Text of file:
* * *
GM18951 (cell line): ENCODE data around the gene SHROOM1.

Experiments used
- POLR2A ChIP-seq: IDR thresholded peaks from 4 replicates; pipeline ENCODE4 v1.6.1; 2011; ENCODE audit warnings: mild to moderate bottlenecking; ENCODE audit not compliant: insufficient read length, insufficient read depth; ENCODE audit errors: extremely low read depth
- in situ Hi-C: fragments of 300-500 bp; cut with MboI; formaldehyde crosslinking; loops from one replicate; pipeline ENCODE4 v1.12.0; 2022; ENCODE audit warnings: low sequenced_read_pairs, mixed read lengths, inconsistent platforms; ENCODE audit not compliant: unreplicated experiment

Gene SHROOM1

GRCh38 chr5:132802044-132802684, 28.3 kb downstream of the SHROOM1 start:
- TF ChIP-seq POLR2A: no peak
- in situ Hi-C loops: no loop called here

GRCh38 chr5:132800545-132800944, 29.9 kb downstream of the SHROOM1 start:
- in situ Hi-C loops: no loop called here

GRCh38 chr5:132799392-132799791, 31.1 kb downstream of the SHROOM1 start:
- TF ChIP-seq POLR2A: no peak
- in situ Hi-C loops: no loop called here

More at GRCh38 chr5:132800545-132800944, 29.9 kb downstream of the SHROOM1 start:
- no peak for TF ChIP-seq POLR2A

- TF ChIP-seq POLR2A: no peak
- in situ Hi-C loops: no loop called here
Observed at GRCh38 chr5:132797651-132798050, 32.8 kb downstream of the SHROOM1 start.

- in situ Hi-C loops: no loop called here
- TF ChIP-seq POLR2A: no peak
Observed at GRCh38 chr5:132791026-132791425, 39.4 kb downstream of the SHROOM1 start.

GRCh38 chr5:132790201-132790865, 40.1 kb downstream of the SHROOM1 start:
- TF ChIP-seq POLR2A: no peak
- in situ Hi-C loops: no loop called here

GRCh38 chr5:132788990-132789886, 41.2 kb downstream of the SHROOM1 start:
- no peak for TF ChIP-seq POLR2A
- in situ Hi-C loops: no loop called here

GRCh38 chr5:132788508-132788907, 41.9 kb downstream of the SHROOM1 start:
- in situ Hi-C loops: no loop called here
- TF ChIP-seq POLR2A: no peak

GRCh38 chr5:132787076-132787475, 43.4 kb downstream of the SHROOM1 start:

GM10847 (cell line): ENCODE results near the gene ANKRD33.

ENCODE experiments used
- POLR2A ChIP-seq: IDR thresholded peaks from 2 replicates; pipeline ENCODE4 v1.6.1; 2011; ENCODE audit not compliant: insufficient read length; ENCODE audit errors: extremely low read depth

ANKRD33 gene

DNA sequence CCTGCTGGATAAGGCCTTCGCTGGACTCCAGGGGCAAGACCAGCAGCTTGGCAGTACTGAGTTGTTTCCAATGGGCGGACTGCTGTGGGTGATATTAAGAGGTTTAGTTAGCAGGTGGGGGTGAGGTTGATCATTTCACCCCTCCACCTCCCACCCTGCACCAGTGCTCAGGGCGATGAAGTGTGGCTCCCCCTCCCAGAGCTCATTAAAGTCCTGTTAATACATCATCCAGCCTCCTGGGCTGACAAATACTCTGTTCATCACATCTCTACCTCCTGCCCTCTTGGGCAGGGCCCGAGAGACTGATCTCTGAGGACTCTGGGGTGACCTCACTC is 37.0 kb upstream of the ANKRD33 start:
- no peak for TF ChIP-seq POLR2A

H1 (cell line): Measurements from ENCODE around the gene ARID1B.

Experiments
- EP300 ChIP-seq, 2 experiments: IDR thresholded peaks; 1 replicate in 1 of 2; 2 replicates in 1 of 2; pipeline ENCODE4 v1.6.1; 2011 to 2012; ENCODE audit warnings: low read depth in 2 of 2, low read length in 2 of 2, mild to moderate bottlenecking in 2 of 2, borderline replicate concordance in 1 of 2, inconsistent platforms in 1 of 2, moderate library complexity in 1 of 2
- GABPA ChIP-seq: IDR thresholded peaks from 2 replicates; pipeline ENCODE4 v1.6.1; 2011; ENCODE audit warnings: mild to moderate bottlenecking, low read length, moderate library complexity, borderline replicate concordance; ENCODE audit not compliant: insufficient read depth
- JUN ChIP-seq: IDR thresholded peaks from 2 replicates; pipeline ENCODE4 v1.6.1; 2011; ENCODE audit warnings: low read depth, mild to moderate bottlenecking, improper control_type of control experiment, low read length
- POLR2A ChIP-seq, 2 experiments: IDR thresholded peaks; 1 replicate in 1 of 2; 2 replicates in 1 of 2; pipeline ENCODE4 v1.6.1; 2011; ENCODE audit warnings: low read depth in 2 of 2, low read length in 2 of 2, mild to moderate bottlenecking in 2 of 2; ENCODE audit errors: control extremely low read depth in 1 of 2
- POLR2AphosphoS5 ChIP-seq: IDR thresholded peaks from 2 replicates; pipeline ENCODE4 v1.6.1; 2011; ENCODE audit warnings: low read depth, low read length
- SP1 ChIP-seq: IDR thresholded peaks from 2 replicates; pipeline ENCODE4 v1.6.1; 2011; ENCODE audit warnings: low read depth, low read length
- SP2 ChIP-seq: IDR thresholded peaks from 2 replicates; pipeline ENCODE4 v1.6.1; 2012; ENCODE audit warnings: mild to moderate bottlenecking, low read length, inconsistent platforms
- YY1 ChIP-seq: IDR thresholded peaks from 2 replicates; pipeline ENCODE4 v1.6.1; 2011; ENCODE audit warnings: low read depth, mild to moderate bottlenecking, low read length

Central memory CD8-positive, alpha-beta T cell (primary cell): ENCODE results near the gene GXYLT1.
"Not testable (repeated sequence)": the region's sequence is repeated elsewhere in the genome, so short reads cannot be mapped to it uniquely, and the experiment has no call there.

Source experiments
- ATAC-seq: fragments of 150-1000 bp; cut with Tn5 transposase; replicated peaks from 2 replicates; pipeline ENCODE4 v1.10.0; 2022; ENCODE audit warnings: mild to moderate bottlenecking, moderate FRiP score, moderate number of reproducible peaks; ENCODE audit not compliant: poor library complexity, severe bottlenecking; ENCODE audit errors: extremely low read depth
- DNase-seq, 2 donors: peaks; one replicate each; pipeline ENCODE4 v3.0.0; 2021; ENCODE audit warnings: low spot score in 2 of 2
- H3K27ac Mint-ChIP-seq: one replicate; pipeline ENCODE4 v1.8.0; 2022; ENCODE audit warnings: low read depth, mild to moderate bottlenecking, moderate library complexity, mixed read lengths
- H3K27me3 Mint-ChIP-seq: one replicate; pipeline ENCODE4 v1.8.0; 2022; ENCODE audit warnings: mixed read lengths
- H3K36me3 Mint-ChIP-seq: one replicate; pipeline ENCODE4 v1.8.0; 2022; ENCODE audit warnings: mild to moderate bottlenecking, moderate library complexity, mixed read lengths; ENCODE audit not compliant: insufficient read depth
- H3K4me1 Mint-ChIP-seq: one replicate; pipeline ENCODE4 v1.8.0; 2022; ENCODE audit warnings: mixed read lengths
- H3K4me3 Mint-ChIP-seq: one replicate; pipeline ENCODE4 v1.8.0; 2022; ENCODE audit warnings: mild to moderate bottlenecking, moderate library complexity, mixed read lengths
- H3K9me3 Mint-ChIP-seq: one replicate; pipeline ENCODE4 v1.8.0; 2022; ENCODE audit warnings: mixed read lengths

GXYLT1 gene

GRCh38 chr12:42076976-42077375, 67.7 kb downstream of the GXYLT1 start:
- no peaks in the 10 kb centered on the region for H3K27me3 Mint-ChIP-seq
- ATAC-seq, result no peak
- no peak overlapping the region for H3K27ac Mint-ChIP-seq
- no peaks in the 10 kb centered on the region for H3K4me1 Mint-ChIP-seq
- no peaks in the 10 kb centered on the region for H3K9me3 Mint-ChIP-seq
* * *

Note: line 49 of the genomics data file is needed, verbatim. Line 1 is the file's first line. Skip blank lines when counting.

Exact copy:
"Not testable (repeated sequence)": the region's sequence is repeated elsewhere in the genome, so short reads cannot be mapped to it uniquely, and the experiment has no call there.